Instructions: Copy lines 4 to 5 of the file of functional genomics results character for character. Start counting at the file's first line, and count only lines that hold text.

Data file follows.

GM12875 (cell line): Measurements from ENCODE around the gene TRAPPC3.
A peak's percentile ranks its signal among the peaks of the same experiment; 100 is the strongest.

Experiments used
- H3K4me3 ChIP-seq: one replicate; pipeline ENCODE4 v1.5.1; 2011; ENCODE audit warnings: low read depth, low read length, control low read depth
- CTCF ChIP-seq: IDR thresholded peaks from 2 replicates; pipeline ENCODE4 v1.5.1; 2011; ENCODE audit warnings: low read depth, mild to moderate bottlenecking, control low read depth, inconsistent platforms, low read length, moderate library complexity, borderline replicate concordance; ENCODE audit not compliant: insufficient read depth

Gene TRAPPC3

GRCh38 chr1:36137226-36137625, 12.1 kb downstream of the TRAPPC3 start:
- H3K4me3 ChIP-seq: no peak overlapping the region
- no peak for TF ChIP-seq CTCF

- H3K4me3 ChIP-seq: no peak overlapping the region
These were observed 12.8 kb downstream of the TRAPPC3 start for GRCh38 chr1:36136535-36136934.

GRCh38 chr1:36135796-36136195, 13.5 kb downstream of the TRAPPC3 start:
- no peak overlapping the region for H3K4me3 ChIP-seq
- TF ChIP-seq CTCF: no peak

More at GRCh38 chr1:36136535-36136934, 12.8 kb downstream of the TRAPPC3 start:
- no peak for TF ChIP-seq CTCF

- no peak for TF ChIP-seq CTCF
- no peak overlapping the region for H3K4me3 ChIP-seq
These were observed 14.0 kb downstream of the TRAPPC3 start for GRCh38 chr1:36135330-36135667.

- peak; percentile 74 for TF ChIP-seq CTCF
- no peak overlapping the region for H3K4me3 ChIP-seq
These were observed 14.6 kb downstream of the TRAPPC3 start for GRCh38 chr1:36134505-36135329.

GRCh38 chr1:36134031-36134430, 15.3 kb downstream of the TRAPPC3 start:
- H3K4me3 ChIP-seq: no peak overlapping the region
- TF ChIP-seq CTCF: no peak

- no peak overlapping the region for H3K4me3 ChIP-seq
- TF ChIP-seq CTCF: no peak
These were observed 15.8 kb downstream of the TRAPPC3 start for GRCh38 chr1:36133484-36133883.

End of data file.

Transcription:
- H3K4me3 ChIP-seq: one replicate; pipeline ENCODE4 v1.5.1; 2011; ENCODE audit warnings: low read depth, low read length, control low read depth
- CTCF ChIP-seq: IDR thresholded peaks from 2 replicates; pipeline ENCODE4 v1.5.1; 2011; ENCODE audit warnings: low read depth, mild to moderate bottlenecking, control low read depth, inconsistent platforms, low read length, moderate library complexity, borderline replicate concordance; ENCODE audit not compliant: insufficient read depth